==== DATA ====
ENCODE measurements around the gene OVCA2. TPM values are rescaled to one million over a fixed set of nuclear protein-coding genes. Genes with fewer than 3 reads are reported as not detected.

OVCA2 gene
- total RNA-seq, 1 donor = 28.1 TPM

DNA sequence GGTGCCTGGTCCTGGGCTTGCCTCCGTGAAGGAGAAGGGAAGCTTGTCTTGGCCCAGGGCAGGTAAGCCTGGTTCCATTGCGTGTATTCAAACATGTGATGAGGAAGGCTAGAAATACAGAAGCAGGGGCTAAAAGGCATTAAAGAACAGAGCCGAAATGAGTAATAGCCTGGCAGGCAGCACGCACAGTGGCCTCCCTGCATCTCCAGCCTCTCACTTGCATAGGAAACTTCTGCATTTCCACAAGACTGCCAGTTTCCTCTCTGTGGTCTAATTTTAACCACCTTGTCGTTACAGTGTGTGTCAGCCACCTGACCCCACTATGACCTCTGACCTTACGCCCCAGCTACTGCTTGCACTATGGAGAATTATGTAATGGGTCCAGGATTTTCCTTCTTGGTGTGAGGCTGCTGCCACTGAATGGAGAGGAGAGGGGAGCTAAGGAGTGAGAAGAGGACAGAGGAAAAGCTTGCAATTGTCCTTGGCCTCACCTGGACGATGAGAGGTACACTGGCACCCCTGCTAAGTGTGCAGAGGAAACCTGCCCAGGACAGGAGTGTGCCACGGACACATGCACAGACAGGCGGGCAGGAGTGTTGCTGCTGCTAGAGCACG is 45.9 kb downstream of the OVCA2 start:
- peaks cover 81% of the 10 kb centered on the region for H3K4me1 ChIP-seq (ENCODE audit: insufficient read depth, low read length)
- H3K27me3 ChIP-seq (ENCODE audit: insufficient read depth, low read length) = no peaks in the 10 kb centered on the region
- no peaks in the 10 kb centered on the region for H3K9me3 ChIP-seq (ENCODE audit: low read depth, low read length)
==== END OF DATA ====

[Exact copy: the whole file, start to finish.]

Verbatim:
ENCODE measurements around the gene OVCA2. TPM values are rescaled to one million over a fixed set of nuclear protein-coding genes. Genes with fewer than 3 reads are reported as not detected.

OVCA2 gene
- total RNA-seq, 1 donor = 28.1 TPM

DNA sequence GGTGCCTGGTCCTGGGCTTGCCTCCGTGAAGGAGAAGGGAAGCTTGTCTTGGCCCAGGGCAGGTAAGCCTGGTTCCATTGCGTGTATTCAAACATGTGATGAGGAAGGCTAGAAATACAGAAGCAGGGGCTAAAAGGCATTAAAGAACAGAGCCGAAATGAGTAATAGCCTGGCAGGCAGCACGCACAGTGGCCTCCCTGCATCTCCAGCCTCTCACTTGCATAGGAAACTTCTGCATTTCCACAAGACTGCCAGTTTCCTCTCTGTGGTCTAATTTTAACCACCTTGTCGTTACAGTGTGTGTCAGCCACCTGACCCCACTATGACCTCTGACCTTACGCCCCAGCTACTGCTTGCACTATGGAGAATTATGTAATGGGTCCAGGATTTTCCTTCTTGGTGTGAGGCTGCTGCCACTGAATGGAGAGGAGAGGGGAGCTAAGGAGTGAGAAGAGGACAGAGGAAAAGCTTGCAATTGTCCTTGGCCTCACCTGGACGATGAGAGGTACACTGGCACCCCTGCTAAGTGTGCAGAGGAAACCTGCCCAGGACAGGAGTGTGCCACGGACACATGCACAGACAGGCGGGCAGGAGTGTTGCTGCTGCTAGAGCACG is 45.9 kb downstream of the OVCA2 start:
- peaks cover 81% of the 10 kb centered on the region for H3K4me1 ChIP-seq (ENCODE audit: insufficient read depth, low read length)
- H3K27me3 ChIP-seq (ENCODE audit: insufficient read depth, low read length) = no peaks in the 10 kb centered on the region
- no peaks in the 10 kb centered on the region for H3K9me3 ChIP-seq (ENCODE audit: low read depth, low read length)